Dear Back to School:
This is a great question that has two answers: a short one, and a longer one (which might be more important).
• Gather stakeholders and subject-matter experts and create the training content.
• Identify potential trainers.
• Equip the trainers with the tools they need (training materials, program templates, etc.).
• Equip the trainers with the skills they need (facilitation and presentation skills).
• Pay attention to trainer evaluation and evaluation of the training program as a whole.
The size of the population to be trained and your pool of candidates to become trainers will determine a great deal regarding what “training the trainers” will entail.
If expertise in the subject is not prevalent, then the trainers might be learning the topic first themselves as part of the process of equipping them to then train others.
Your favorite search engine can probably provide you with tons of examples of how other organizations went about this, but the fact that this is a new move for your organization warrants special attention.
The longer and more important answer:
Since this is a first for your organization, take a step back and make sure you have proper context before launching into identifying trainers and building content.
Any training initiative needs to start with a clear understanding of what the purpose of the training is (i.e., what is the result the organization wants?). What will success look like? How success will be measured will translate into how you will be judged, so making sure you fully understand that is where to start.
If this is a new path for the organization, you really need to explain why it’s being pursued.
Obviously, this must be approached carefully and respectfully, but do not be afraid to do a bit of digging to understand what is driving this move. Remember that this is a first for the organization, and not just you, so make sure everyone is in sync about key objectives.
If there are any significant disconnects or conflicting expectations, you must identify these early, because making sure everyone is in sync will determine your chances for success.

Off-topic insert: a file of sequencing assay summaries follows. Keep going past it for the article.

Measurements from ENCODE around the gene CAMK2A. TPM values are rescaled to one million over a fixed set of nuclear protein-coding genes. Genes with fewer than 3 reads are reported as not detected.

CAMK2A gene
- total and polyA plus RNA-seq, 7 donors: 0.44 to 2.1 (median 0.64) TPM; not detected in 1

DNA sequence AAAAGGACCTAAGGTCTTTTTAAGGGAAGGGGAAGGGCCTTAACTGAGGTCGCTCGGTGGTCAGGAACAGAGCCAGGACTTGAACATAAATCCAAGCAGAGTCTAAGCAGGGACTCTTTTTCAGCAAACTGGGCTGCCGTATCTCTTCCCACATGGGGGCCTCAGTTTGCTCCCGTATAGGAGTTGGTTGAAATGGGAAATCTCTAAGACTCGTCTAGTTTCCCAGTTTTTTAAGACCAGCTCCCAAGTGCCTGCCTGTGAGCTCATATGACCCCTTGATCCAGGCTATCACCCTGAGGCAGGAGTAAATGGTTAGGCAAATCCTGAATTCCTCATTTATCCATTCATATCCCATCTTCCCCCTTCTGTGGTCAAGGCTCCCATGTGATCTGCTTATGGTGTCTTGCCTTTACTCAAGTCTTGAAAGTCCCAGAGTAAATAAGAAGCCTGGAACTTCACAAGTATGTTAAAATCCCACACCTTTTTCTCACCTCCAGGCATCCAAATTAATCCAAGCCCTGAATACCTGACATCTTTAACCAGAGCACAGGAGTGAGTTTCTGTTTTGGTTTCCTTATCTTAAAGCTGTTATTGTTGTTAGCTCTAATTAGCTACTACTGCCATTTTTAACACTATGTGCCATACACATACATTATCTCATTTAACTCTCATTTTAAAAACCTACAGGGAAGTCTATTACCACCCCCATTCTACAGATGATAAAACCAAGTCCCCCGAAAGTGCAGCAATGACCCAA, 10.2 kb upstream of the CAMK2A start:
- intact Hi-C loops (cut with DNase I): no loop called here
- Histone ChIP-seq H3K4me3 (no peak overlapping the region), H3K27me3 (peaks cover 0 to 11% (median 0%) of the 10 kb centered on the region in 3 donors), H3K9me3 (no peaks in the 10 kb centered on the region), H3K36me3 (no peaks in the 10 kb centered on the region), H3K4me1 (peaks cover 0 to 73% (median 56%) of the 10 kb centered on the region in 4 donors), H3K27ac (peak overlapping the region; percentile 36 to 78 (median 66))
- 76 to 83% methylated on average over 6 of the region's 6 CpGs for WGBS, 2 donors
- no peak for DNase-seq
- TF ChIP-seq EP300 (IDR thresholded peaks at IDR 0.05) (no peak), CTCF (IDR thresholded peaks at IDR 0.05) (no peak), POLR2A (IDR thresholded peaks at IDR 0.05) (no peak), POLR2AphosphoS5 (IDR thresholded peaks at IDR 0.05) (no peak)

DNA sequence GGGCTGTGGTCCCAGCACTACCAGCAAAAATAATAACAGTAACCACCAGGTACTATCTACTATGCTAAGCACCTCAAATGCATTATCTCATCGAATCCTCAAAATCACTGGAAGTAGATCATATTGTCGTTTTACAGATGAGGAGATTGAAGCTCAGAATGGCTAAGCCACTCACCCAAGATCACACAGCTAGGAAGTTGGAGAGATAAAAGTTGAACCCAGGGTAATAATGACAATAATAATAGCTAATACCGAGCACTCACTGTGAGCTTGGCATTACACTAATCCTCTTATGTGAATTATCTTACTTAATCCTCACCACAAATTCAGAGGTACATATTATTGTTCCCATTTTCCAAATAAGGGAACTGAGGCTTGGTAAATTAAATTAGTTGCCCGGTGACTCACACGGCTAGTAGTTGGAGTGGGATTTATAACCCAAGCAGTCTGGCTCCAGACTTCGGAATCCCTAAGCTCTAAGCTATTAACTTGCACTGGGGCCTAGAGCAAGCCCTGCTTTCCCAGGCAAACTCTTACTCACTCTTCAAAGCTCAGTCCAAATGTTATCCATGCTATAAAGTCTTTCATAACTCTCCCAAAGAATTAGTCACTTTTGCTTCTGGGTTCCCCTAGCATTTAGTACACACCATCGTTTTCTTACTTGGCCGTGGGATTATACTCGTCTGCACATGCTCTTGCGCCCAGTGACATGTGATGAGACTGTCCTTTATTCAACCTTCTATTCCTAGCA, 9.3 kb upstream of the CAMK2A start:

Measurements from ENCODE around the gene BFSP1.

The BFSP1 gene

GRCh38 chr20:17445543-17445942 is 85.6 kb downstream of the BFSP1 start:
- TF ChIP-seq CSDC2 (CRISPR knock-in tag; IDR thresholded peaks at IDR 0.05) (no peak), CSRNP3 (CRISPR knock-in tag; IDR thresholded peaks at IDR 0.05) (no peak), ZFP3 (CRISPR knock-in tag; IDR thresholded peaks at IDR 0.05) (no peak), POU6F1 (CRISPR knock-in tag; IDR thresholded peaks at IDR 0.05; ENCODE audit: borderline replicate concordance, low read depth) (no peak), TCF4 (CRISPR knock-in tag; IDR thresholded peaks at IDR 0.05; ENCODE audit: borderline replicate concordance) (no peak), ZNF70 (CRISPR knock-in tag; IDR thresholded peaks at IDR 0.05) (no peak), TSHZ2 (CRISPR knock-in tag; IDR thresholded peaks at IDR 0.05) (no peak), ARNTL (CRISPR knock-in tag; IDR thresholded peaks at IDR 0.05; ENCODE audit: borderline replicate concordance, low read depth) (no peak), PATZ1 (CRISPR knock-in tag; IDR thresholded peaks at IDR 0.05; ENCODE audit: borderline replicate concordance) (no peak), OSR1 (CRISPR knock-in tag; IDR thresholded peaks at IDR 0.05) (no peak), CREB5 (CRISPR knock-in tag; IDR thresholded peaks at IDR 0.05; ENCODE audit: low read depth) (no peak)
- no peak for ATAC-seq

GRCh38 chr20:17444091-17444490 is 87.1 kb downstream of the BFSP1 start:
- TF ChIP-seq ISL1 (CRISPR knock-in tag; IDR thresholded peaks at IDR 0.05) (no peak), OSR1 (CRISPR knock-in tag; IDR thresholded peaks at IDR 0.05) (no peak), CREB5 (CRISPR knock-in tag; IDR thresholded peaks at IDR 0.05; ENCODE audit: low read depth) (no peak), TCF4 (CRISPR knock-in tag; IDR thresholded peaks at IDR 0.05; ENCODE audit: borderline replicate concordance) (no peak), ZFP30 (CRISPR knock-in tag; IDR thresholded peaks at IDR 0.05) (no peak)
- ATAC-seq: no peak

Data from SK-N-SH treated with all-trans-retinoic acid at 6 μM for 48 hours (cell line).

Here are some possible driving factors:
• To reassign or increase the use of internal employees to avoid layoffs or to increase employee engagement.
• To “insource” in an effort to rein in training costs because of economic issues.
• To address a new area needing training (such as ethics) that previously did not have training associated with it.
• To comply with regulations (e.g., mandatory sexual harassment training).
• To address concerns related to the value or quality of existing or past training programs or initiatives.
There are distinct nuances to each of these, but whatever the driving factors are, they should be guiding your efforts throughout the entire process.
Successfully hitting milestones and target dates are valuable accomplishments only when the driving factors of the training program are met in the process. So, make sure you know these. That is where you need to start.
SOURCE: Scott Weston is the author of HR Excellence: Improving Service Quality and Return on Investment in Human Resources, May 5, 2009
LEARN MORE: Organizations have been growing their own training experts internally for a long while, and the trend likely will continue amid the economic crunch.
The information contained in this article is intended to provide useful information on the topic covered, but should not be construed as legal advice or a legal opinion. Also remember that state laws may differ from the federal law.